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  • [MUSIC]

  • The sense of smell is probably nature’s oldest. We can trace its odoriferous origins

  • back to the single-celled organisms who sampled Earth’s most primordial perfumes.

  • Humans depend mostly on sight and sound to navigate our world, but on every step of that

  • journey we are led by our noses. Literally, because it’s on the front of your face.

  • [MUSIC]

  • Our eyes and ears can be fooled by illusions or noise, but not our noses. And compared

  • to the spectrum of smell, our tastebuds are crude, like looking at Van Gogh on an Atari.

  • Of the human genome’s 20,000 or so genes, almost a thousand code for olfactory receptors.

  • Those genes have duplicated and specialized throughout our aromatic evolution, and they're

  • found on all but two of your chromosomes.

  • Being the eyeball-dependent apes that we are, only about 400 of those olfactory receptor

  • genes are still functional, each of them is specific to certain chemicals.

  • During each of the 20,000 or so breaths that you take every day, air molecules float back

  • and land on mucus-covered tissue the area of a couple postage stamps, they're packed

  • with about 40 million special scent-detecting nerves.

  • These nerves are unique: Theyre the only ones in your body directly exposed to the

  • environment, and theyre regularly replaced about once a month.

  • Each nerve ending is covered in just one of your 400 or so receptor types. One group of

  • nerves for a Christmas tree, another for cinnamon. If an odor molecule has just the right shape,

  • it can fit like a tiny lock and key and trigger that nerve. But because each lock can accept

  • many shapes of keys, were able detect lots more than 400 chemical odors.

  • Sometimes, molecules with completely different 3D shapes can trigger the same receptor, so

  • some scientists think molecular vibrations might determine which keys unlock which receptors.

  • When we smell, say, a rose, were experiencing a mosaic of more than 200 chemicals. We can

  • detect some of them at concentrations as low as two molecules in a billion.

  • We can piece apart a smell with chemical instruments, but that doesn’t equate to the experience

  • of the smell.

  • Olfactory nerve impulses enter the brain near the amygdala and other regions that process

  • emotion and memory. And people rate memories evoked by smell as more emotional than those

  • triggered by sight and sound.

  • Our smell-associated memories tend to peak around age 5, which is why the first whiff

  • of a scent is our most memorable one, which is why no matter how many old ladies I meet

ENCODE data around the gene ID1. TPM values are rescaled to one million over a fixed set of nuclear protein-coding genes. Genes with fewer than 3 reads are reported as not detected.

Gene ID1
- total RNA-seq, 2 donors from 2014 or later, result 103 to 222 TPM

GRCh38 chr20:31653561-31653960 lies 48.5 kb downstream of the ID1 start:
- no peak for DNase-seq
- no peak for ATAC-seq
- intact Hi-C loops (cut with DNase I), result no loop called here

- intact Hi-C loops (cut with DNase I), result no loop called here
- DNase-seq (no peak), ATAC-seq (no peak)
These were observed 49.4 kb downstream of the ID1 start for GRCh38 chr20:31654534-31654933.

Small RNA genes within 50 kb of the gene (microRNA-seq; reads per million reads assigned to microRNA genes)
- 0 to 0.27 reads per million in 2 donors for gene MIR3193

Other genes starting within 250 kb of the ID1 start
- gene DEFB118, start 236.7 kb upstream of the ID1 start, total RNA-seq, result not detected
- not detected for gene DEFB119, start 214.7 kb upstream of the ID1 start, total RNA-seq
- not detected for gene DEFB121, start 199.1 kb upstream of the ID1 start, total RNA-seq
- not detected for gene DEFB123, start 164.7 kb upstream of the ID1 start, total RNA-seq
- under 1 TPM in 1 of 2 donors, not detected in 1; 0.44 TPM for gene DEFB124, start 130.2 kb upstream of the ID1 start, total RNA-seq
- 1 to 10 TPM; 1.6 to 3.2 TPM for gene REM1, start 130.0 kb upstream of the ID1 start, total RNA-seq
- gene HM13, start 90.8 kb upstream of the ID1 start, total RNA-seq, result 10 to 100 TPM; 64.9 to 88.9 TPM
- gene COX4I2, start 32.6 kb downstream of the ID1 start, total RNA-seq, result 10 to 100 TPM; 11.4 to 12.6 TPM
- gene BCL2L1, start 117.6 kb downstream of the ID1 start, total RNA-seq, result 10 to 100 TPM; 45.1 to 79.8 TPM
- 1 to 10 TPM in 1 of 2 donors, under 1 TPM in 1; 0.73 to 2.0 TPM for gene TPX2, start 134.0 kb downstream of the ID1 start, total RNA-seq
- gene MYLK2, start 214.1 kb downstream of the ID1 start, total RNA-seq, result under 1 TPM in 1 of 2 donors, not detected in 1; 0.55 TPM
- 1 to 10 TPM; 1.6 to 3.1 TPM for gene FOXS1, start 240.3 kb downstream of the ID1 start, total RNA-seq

• that wear grandma’s perfume, I always picture her.

  • Smell is the first sense that all of us use. As babies, we can sniff out our parents before

  • we ever lay eyes on them.

  • You might have smelled your first smell even before that. Human sperm are covered in the

  • same type of odor detection proteins as we find inside our noses. Scientists aren’t

  • sure exactly what theyresmellingfor, but wherever that chemical quest ended,

  • you began.

  • The scents we encounter are molecular mixtures, though, not individual odors. So how many

  • different smells can we smell?

  • Compared to our eyes and ears, our sense of smell may be the most boundless. Taking into

  • account the wavelengths of light we can detect using our three types of color receptors and

  • our eyesresolution, scientists think we can distinguish between two and a half and

  • seven and a half million colors. For sounds, that number is just 340,000.

  • For a long time, scientists put our scent resolution at a measly 10,000 different smells

  • but it turns out no one ever really tested that. I guess you’d say they sort of pulled

  • it out of thin air. Sorry. That joke kind of stunk.

  • But this year scientists upped our smell estimate to 1 trillion. That enough scratch and sniff

  • stickers to reach from here and back to the moon 32 times.

  • Truth is, though, we don’t really know enough about how our brain processes mixtures of

  • odor molecules, or how many dimensions of smell we can recognize at once, to even know

  • if that’s a good guess. It might be lower, or even higher.

  • The speed of smell, riding the breeze to reach our noses, might be slower than light or sound.

  • But it can deliver messages from way beyond the limits of our eyes and earsfrom miles,

  • or even years away.

  • Is there a smell that conjures up a special memory for you? Let me know down in the comments,

  • and stay curious.


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B2 US smell olfactory receptor odor scent nerve

How Many Smells Can You Smell?

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    Eating posted on 2015/02/03
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